# What's the complexity from this code? And what notation do I have to use?

When I determine the complexity of a Java code like this , do I have to express that in a Theta or a big O notation?

``````List<Person> sortedPersons = new ArrayList<Person>();
List<Person> people = new ArrayList<Person>();

for (int i = 0; i < people.size(); i++) {

int index = 0;
while(index < sortedPersons.size() && sortedPersons.get(index).compareTo(toadd) < 0)
index++;

}
``````

I know the for-loop is O(n) (or is it \Theta(n)?) A get-operation runs in constant time, so O(1). But what about the while loop? sortedPersons.size(): O(1) sortedPersons.get(): O(1) Is the compareTo-operation linear? And I think the add-operation also runs in constant time. What's the total complexity of the code?

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you are using insertion sort algorithm, and it is an O(n^2) algorithm – Amir Pashazadeh Mar 6 '12 at 22:10
Ok thanks, but how do you know? – Johan Mar 6 '12 at 22:14
@ruakh you are correct. I deleted it. – Tony Ennis Mar 7 '12 at 3:50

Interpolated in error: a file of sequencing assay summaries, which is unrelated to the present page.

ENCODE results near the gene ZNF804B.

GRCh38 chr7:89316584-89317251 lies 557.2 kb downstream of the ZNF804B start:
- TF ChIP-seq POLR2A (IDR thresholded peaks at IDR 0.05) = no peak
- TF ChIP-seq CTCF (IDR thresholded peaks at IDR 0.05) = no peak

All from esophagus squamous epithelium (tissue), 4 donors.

Although the answer by Nactive is correct, the next time something isn't clear, you should come to class and ask the teaching assistant (i.e. me). – bmesuere Mar 12 '12 at 14:04

the code is O(n²) If you consider numbers and you sort them from small to large.

• If your input is reverse sorted (from large to small), the code will be Θ(n).
• If your input is already sorted, this code will be Θ(n²)

The code is just a variant of Insertion sort, it just uses a list instead of an array.

Consider this example for the complexity:

The numbers are 1 2 3 4 5 and you want to sort from small to big.

1. After first itteration your list will consist of 1. (this happens in o(1) ) and you won t visit the inner loop.
2. In the second itteration you have a list of { 1 } since you are inserting 2 you 'll visit the while loop once, after it you 'll insert it.
3. Third itteration the list is { 1 2 } you visit the while loop twice and insert 3 after it.
4. ...

In the end you will have something like: 0 1 2 3 4 time's visited the inner loop.

Now you can write 1 2 3 4 5 as (5(5+1))/2).

Now you can write O(n(n+1) / 2 + n) as O(n²).

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Ok thanks, but how do you know? – Johan Mar 6 '12 at 22:14
You are making n interations, where n is people.size() and multiply it by n because you are iterating to n once more(index), in complexity 1/3 n(2) is still n(2) and you are using worst possible time so n(2) is complexity in this case – user1190541 Mar 6 '12 at 22:20